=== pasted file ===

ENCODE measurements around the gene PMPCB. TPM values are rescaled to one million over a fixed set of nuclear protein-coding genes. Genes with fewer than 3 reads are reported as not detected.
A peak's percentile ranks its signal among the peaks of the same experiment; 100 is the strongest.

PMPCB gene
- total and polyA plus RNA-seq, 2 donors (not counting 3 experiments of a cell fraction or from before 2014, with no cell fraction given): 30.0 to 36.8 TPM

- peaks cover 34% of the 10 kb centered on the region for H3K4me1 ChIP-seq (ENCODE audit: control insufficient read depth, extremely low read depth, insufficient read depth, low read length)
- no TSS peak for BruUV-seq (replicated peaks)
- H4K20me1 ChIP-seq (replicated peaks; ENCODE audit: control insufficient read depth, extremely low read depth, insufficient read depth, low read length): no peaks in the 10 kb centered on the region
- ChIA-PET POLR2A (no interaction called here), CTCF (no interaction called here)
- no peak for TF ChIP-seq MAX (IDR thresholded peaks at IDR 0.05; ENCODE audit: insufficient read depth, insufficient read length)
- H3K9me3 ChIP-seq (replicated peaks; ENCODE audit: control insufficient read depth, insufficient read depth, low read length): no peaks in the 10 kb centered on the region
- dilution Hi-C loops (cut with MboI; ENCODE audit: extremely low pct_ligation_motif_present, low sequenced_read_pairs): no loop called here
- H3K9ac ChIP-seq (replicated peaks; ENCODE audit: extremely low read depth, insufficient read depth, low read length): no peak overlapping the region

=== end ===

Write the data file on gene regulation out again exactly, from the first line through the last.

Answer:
ENCODE measurements around the gene PMPCB. TPM values are rescaled to one million over a fixed set of nuclear protein-coding genes. Genes with fewer than 3 reads are reported as not detected.
A peak's percentile ranks its signal among the peaks of the same experiment; 100 is the strongest.

PMPCB gene
- total and polyA plus RNA-seq, 2 donors (not counting 3 experiments of a cell fraction or from before 2014, with no cell fraction given): 30.0 to 36.8 TPM

- peaks cover 34% of the 10 kb centered on the region for H3K4me1 ChIP-seq (ENCODE audit: control insufficient read depth, extremely low read depth, insufficient read depth, low read length)
- no TSS peak for BruUV-seq (replicated peaks)
- H4K20me1 ChIP-seq (replicated peaks; ENCODE audit: control insufficient read depth, extremely low read depth, insufficient read depth, low read length): no peaks in the 10 kb centered on the region
- ChIA-PET POLR2A (no interaction called here), CTCF (no interaction called here)
- no peak for TF ChIP-seq MAX (IDR thresholded peaks at IDR 0.05; ENCODE audit: insufficient read depth, insufficient read length)
- H3K9me3 ChIP-seq (replicated peaks; ENCODE audit: control insufficient read depth, insufficient read depth, low read length): no peaks in the 10 kb centered on the region
- dilution Hi-C loops (cut with MboI; ENCODE audit: extremely low pct_ligation_motif_present, low sequenced_read_pairs): no loop called here
- H3K9ac ChIP-seq (replicated peaks; ENCODE audit: extremely low read depth, insufficient read depth, low read length): no peak overlapping the region